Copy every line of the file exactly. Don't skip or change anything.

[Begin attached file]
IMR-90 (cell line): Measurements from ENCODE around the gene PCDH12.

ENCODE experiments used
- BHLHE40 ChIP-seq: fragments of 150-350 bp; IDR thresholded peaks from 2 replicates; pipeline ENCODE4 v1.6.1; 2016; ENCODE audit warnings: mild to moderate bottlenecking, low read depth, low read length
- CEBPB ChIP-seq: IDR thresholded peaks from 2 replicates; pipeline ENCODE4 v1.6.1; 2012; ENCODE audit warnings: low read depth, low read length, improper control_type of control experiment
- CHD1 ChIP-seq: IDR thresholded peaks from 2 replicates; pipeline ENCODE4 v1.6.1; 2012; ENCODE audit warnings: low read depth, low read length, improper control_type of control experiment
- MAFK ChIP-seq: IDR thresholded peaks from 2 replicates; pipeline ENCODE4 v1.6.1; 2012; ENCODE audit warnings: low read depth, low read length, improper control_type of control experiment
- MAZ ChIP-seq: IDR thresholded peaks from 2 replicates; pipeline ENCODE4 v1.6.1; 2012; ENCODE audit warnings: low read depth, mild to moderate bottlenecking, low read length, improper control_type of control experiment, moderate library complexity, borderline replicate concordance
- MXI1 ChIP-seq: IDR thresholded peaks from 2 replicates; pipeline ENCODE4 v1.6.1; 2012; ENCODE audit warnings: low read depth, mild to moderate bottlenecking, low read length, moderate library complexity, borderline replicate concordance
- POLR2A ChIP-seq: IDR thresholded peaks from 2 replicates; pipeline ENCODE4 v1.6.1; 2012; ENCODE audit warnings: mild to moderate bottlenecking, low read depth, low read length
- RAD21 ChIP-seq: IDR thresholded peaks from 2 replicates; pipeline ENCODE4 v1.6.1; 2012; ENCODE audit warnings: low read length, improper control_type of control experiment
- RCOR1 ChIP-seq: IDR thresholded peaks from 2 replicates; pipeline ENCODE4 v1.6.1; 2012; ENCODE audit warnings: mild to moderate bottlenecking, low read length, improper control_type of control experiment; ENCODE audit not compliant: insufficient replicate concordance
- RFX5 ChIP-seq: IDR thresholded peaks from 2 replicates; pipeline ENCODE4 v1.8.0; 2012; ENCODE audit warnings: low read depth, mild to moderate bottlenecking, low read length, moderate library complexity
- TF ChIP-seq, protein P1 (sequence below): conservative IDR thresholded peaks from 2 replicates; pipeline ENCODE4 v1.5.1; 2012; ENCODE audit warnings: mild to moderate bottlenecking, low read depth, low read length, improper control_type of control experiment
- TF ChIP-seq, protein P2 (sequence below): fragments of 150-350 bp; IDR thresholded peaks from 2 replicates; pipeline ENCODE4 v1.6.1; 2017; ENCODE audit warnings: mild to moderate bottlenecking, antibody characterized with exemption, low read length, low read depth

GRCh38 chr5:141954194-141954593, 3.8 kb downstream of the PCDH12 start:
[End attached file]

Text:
IMR-90 (cell line): Measurements from ENCODE around the gene PCDH12.

ENCODE experiments used
- BHLHE40 ChIP-seq: fragments of 150-350 bp; IDR thresholded peaks from 2 replicates; pipeline ENCODE4 v1.6.1; 2016; ENCODE audit warnings: mild to moderate bottlenecking, low read depth, low read length
- CEBPB ChIP-seq: IDR thresholded peaks from 2 replicates; pipeline ENCODE4 v1.6.1; 2012; ENCODE audit warnings: low read depth, low read length, improper control_type of control experiment
- CHD1 ChIP-seq: IDR thresholded peaks from 2 replicates; pipeline ENCODE4 v1.6.1; 2012; ENCODE audit warnings: low read depth, low read length, improper control_type of control experiment
- MAFK ChIP-seq: IDR thresholded peaks from 2 replicates; pipeline ENCODE4 v1.6.1; 2012; ENCODE audit warnings: low read depth, low read length, improper control_type of control experiment
- MAZ ChIP-seq: IDR thresholded peaks from 2 replicates; pipeline ENCODE4 v1.6.1; 2012; ENCODE audit warnings: low read depth, mild to moderate bottlenecking, low read length, improper control_type of control experiment, moderate library complexity, borderline replicate concordance
- MXI1 ChIP-seq: IDR thresholded peaks from 2 replicates; pipeline ENCODE4 v1.6.1; 2012; ENCODE audit warnings: low read depth, mild to moderate bottlenecking, low read length, moderate library complexity, borderline replicate concordance
- POLR2A ChIP-seq: IDR thresholded peaks from 2 replicates; pipeline ENCODE4 v1.6.1; 2012; ENCODE audit warnings: mild to moderate bottlenecking, low read depth, low read length
- RAD21 ChIP-seq: IDR thresholded peaks from 2 replicates; pipeline ENCODE4 v1.6.1; 2012; ENCODE audit warnings: low read length, improper control_type of control experiment
- RCOR1 ChIP-seq: IDR thresholded peaks from 2 replicates; pipeline ENCODE4 v1.6.1; 2012; ENCODE audit warnings: mild to moderate bottlenecking, low read length, improper control_type of control experiment; ENCODE audit not compliant: insufficient replicate concordance
- RFX5 ChIP-seq: IDR thresholded peaks from 2 replicates; pipeline ENCODE4 v1.8.0; 2012; ENCODE audit warnings: low read depth, mild to moderate bottlenecking, low read length, moderate library complexity
- TF ChIP-seq, protein P1 (sequence below): conservative IDR thresholded peaks from 2 replicates; pipeline ENCODE4 v1.5.1; 2012; ENCODE audit warnings: mild to moderate bottlenecking, low read depth, low read length, improper control_type of control experiment
- TF ChIP-seq, protein P2 (sequence below): fragments of 150-350 bp; IDR thresholded peaks from 2 replicates; pipeline ENCODE4 v1.6.1; 2017; ENCODE audit warnings: mild to moderate bottlenecking, antibody characterized with exemption, low read length, low read depth

GRCh38 chr5:141954194-141954593, 3.8 kb downstream of the PCDH12 start: